By Antonia Marie de Meo, Director of UNICRI, and Marian de Bruijn, Programme Coordinator at UNICRI, Turin
In the area of Chemical, Biological, Radiological and Nuclear (CBRN) risk mitigation, no country and no region can advance and play safe in isolation. Consequently, from 2010, the United Nations Interregional Crime and Justice Research Institute (UNICRI) has supported the European Commission to create and implement the CBRN Centres of Excellence. This initiative is shaping new comprehensive international cooperation models and standards based on a universal perception of risks and a global commitment to jointly share responsibilities.
During its 10th anniversary, the initiative faced one of the biggest CBRN crises in the history of mankind, the Covid-19 (SARS-CoV-2) outbreak. All 61 partner countries of the initiative as well as the Member States of the European Union were affected by Covid-19. In this context, the initiative has proved to be very useful during the global pandemic. There are three foundational pillars that helped the initiative be an effective network for international cooperation.
Covid-19 response through effective cooperation The first pillar is the design of the structure for international cooperation. To facilitate dialogue and cooperation between different UN Member States, the CBRN Centres of Excellence were not created as a physical structure, but as a decentralized network. This network was designed to be agile and easily adaptable to different challenges. The initiative is based on 8 regional hubs or Regional Secretariats, each led by a Head of Secretariat, appointed by the host country, and an international UNICRI staff member who performs the role of Regional Coordinator. Together with the Head and the rest of the Secretariat Team, the Regional Coordinator is in daily contact with all National Focal Points, each of them representing a UN Partner Member State in the region.
During the Covid-19 crisis, the decentralised network has proved to be resilient. While the emergency changed daily and differed from country to country, the UNICRI Regional Coordinators were able to keep a finger on the pulse. Hence, the initiative could easily tailor its strategies and respond to both the national and regional conditions. Most of the National Focal Points, who are still now preventing and combating the impact of the Covid-19 crisis, could rely on a functional international network to access knowledge and resources and respond rapidly to their domestic priorities. Notwithstanding the difficult circumstances, this regional and international cooperation network remained connected and operational. The second foundational pillar that has been important during the pandemic is the ownership of the partner countries. Ten years ago, it was decided that the participation of UN Member States should be on a voluntary basis. Although this approach generated skepticism, especially from those who believed that there cannot be commitment without a politically or legally binding agreement, volunteerism has been essential to ensure that the partner countries are not simply beneficiaries, but owners of the initiative.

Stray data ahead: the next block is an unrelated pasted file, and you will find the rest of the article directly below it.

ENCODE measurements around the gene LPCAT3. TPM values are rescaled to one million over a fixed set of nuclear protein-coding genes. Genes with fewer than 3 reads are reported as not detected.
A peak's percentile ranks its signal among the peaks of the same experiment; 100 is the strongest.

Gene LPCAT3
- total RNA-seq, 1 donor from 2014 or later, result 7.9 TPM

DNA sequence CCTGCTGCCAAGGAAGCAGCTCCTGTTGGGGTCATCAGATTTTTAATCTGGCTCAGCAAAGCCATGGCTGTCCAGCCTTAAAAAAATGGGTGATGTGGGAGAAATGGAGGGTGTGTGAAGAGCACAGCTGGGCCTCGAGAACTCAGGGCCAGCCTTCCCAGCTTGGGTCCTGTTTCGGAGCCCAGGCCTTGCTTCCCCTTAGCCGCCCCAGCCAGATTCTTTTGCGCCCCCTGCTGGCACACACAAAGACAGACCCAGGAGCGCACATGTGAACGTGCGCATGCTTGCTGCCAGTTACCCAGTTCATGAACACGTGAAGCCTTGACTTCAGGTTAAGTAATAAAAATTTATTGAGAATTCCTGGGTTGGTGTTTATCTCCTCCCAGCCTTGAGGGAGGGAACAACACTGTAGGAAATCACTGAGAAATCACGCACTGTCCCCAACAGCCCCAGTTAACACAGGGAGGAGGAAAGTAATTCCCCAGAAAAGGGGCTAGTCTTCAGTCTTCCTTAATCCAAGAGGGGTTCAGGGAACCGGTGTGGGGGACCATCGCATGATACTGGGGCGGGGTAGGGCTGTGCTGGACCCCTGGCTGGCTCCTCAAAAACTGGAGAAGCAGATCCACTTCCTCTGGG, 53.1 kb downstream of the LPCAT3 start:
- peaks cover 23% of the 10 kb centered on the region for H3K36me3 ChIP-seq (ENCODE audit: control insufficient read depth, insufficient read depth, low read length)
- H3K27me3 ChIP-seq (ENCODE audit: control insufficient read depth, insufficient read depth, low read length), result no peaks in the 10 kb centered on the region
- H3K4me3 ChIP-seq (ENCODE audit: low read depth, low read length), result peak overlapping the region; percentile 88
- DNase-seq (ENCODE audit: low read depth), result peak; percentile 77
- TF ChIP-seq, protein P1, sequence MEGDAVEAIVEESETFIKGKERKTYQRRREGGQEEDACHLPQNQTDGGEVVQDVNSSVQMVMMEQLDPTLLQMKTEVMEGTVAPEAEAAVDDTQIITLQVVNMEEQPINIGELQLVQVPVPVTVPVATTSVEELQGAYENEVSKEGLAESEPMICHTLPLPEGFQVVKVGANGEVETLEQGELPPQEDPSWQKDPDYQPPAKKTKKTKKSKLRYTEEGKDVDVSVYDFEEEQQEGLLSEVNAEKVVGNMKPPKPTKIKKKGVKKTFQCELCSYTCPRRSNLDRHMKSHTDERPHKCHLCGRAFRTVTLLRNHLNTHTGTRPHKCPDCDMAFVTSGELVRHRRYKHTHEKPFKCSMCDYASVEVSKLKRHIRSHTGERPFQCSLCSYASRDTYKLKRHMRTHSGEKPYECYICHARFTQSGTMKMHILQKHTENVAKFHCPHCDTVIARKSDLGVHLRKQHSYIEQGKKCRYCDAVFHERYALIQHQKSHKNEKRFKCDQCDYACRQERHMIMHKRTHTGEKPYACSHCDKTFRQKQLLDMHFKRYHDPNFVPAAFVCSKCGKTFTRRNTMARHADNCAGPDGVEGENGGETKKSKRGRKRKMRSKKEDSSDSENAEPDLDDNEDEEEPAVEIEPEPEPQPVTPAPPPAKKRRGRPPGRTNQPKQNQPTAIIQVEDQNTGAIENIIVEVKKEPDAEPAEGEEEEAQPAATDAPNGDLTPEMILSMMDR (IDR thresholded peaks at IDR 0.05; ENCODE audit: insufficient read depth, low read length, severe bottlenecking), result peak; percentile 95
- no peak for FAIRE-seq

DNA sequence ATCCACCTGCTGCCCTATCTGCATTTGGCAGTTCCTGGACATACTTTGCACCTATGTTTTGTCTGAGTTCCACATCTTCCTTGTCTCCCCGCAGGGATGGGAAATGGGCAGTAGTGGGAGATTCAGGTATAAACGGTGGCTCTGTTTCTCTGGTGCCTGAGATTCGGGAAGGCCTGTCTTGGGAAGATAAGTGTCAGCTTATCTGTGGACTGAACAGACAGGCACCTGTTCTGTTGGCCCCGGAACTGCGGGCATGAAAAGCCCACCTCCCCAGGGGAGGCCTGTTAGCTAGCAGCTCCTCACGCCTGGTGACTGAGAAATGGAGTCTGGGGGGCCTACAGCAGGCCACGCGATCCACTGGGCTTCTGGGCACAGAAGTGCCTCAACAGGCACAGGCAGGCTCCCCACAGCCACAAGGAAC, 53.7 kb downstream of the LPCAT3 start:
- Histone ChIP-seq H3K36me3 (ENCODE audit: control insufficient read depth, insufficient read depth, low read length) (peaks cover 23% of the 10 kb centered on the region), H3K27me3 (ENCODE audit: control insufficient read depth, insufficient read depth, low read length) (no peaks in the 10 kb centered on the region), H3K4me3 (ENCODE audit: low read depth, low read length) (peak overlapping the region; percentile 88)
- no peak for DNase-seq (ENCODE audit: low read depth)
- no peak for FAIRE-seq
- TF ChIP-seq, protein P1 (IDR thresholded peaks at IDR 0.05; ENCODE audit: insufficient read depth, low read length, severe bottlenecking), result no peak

The third pillar is directly linked to the second: UNICRI and the European Commission (EC), throughout the years, have embraced and promoted a country driven approach. This means that resources were allocated based on the needs identified by the partner countries. To do so, partner countries have established national CBRN teams who are responsible for identifying national priorities, conducting need assessments and producing National Action Plans. In this regard, the partner countries are in the driver’s seat, not only in their cooperation with the EC, but also vis-a-vis other regional and international partners that are addressing CBRN related issues. This mechanism has proved to be highly effective during the Covid-19 crisis, when partner countries could identify main needs and communicate them to their Regional Secretariats. In turn, the Regional Secretariats worked together with the EC and other partners to ensure that available expertise was mobilised to answer specific needs. Today it is possible to affirm that key decisions that were taken ten years ago at the outset of the Centres of Excellence Initiative are extremely valid and enable partner countries to mitigate the consequences of the Covid-19 pandemic more effectively.